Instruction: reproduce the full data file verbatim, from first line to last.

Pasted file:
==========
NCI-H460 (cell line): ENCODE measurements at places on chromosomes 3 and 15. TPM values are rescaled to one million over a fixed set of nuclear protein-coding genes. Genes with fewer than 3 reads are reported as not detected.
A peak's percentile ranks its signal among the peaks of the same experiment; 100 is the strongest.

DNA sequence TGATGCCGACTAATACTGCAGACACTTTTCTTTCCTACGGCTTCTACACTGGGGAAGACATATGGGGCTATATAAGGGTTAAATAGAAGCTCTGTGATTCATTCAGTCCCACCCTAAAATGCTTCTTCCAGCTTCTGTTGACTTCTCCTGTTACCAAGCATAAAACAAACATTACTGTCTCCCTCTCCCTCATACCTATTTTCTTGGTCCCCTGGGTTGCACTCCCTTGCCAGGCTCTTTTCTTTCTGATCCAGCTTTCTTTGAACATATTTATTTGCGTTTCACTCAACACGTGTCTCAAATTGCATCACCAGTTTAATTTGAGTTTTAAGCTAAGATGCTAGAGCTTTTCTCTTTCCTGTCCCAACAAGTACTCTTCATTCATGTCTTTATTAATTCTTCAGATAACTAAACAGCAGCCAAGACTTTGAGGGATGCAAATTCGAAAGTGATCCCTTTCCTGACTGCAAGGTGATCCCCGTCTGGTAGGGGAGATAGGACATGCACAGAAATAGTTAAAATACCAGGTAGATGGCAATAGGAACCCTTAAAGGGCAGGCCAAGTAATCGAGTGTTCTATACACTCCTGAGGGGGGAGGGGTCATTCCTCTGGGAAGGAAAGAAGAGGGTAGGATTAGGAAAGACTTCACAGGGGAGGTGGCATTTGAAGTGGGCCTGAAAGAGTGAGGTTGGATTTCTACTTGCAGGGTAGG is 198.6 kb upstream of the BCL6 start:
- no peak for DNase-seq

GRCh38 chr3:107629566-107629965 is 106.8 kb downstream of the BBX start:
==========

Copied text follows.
NCI-H460 (cell line): ENCODE measurements at places on chromosomes 3 and 15. TPM values are rescaled to one million over a fixed set of nuclear protein-coding genes. Genes with fewer than 3 reads are reported as not detected.
A peak's percentile ranks its signal among the peaks of the same experiment; 100 is the strongest.

DNA sequence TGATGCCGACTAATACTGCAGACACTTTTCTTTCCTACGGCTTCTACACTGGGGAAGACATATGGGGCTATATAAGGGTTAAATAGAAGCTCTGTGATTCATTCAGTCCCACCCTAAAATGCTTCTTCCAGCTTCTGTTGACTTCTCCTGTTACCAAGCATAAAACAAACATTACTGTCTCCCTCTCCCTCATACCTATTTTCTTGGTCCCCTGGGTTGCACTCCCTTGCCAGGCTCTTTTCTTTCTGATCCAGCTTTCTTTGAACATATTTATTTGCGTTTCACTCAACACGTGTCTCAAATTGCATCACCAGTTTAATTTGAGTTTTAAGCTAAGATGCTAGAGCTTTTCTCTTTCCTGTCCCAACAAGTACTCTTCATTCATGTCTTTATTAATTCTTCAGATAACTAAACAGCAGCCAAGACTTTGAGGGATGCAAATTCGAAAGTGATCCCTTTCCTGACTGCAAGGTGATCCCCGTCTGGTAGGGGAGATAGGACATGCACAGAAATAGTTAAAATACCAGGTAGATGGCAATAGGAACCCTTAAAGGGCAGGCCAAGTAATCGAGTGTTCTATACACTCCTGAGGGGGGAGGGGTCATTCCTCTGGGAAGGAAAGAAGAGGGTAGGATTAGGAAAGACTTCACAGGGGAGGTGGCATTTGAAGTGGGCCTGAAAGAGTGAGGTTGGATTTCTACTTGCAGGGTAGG is 198.6 kb upstream of the BCL6 start:
- no peak for DNase-seq

GRCh38 chr3:107629566-107629965 is 106.8 kb downstream of the BBX start: